Diversity, Equity, and Inclusion is something we are all familiar with. Over the last decade, and certainly in the last few years, it has gone from being a box ticking exercise to something much more meaningful.
And all the good for that. Industries are waking up to the fact that it is diverse talent, with differing perspectives and experiences that drive innovation and reach better solutions to problems than talent fished from the same gene pool. A recent study by McKinsey found that companies in the top-quartile for ethnic/cultural diversity on executive teams were 33% more likely to have industry-leading profitability.
It is also important in attracting and retaining the next generation of senior leaders. Gen Z have high expectations and want to get involved. A recent study in the US by talent development company Tallo, found that 86% of Gen Z applicants reported planning on participating in a DEI committee or contributing to the organization’s strategy.
But taking a business with a narrower perspective on what talent looks like, to one with a broader more progressive view is not just something that can be done overnight. So what are the pain points and how should you look to solve them?
The first challenge is mitigating bias. People tend to hire people like themselves which creates homogenous teams. That could be how they look, how they speak, or what educational background they come from. Often we’ve made assumptions about a candidate before we even meet them. In addition, when under time pressure we may select the most readily available candidate rather than building a diverse short-list.
So, how do you mitigate this bias?
The first step is to acknowledge that you have unconscious biases in the first place. Then slow down your thinking. Setting time aside to be more objective, and reflective about who you want to hire helps your decisions to become less driven by bias. It’s also useful to involve others in the recruitment process to challenge each other on their own biases, to check facts before expressing opinions.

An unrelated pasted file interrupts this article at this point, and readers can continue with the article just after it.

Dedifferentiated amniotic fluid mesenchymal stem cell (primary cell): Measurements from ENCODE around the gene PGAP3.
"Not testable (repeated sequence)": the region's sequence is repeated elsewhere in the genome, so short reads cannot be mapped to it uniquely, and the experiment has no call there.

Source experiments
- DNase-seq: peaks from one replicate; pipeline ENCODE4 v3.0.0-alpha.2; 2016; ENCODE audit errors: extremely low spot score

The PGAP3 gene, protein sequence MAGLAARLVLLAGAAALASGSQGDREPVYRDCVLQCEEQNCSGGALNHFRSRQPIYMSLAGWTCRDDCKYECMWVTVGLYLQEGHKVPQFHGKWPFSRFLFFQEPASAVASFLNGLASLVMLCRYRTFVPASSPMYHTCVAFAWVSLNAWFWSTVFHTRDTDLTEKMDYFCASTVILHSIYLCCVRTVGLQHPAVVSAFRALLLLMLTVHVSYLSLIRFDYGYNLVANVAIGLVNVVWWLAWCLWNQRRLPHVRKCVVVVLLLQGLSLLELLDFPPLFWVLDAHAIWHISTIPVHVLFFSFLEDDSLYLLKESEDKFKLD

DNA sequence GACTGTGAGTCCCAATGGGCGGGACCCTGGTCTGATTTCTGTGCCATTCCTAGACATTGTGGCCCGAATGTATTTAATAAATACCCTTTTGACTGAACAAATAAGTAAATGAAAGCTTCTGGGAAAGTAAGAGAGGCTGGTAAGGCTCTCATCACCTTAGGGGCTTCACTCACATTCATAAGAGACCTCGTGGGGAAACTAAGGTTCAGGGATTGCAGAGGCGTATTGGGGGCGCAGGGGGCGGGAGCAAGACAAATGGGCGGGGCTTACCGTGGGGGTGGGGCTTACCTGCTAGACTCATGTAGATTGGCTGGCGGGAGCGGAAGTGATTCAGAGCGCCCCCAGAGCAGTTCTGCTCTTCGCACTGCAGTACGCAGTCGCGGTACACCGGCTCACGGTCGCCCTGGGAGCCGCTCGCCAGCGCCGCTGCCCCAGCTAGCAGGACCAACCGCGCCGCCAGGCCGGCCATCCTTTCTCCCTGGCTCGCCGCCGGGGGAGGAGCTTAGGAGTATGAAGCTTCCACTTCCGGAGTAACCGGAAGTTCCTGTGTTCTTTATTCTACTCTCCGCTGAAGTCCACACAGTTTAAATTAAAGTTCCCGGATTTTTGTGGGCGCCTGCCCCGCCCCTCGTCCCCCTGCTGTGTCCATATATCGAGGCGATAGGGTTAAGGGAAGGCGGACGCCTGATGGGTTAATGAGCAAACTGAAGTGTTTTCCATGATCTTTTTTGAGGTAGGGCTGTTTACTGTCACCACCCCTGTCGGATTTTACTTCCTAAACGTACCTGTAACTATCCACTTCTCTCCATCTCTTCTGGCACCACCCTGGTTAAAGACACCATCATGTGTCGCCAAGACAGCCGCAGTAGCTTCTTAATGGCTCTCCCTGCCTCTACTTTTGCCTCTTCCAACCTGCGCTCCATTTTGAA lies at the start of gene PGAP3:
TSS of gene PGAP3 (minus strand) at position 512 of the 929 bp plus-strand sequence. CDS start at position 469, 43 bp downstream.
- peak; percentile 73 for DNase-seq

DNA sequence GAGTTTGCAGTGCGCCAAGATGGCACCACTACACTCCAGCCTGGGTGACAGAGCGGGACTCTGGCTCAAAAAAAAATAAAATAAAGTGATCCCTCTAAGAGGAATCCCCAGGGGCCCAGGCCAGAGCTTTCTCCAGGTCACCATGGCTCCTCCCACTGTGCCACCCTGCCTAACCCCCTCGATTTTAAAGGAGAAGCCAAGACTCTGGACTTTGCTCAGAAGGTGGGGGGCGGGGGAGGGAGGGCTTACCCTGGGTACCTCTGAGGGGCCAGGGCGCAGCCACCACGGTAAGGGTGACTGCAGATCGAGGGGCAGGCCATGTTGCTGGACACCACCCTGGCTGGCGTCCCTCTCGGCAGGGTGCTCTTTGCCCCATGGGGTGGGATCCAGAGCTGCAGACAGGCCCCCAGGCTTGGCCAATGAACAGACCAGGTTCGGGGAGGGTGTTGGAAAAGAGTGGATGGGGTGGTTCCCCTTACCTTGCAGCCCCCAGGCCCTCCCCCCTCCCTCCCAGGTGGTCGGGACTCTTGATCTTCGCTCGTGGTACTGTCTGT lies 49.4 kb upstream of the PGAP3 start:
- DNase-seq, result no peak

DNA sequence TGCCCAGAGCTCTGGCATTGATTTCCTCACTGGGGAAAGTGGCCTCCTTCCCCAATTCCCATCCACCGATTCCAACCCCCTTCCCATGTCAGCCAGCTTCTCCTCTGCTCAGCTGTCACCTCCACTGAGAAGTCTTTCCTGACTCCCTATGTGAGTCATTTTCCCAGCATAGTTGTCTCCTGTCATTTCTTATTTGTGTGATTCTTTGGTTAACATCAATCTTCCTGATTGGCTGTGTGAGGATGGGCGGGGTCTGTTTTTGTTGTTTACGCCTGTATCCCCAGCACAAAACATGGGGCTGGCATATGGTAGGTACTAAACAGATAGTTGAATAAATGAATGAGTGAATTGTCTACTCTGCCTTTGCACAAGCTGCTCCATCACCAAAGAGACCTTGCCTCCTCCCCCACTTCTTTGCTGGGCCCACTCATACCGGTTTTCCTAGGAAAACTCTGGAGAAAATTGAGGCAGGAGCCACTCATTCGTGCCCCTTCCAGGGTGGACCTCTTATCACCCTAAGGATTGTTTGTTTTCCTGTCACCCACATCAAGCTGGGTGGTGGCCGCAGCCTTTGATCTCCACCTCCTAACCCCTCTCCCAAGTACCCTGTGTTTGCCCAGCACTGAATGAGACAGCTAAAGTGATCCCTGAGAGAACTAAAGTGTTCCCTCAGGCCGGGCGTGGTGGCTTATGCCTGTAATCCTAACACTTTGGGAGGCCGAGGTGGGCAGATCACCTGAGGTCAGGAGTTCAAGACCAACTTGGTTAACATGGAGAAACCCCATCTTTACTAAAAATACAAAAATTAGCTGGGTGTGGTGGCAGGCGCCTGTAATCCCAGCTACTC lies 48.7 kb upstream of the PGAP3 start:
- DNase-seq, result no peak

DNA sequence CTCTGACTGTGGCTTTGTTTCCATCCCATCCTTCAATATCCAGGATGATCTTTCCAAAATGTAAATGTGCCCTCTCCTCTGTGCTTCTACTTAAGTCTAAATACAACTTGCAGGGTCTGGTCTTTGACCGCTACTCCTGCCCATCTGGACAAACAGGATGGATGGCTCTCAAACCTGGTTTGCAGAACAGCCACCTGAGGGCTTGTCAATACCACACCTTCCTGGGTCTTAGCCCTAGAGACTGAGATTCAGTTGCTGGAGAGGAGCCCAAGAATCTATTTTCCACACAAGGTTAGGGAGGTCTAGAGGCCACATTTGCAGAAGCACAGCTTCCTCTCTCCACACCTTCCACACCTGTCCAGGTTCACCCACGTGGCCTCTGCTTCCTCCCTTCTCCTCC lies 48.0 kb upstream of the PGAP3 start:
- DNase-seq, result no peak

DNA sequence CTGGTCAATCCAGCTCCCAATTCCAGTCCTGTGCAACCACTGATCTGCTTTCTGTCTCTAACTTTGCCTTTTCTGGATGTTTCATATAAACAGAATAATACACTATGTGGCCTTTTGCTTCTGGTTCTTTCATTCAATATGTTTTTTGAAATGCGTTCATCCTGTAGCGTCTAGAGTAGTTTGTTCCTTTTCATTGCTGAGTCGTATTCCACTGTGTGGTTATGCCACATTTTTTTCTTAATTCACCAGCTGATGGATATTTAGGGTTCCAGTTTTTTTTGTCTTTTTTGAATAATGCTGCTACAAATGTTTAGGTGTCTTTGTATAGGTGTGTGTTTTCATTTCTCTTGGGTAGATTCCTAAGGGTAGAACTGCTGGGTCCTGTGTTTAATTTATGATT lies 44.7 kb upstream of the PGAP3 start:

The next challenge is to make your language more inclusive. Inclusivity is a moving target, especially across borders and cultures, but there are some things you can do to ensure you are getting the balance right.
A good way to start is to simply ask people what language they use to describe themselves. Active listening is also extremely important, learning how someone talks about themselves provides an opportunity to mirror that language. And if you make a mistake, and are challenged, it’s OK to acknowledge it. These are culturally fluid times and sensitivities vary.
And when it comes to retaining diverse talent there needs to be a strong mentoring framework within the business. Not just the traditional senior-to-junior mentoring, but also different formats such as reverse mentoring or co-mentoring. Bringing people together with diverse experiences helps to foster a culture of learning within the business, and creating employee networks from people that have similar experiences or backgrounds provides support. It’s important though that these groups should not be ‘silo’ed’ but rather join together and support each other as allies.
This is a highly competitive market for talent and DEI policies are increasingly, and rightly scrutinised, by candidates at all levels. So taking more time over hiring decisions, actively listening to ensure language is more inclusive, and re-visiting the role of mentoring and employee networks in the business is definitely the right way to go.
If business success is measured by performance and the research proves the business case for diversity then what are you waiting for?
By Paul Bendelow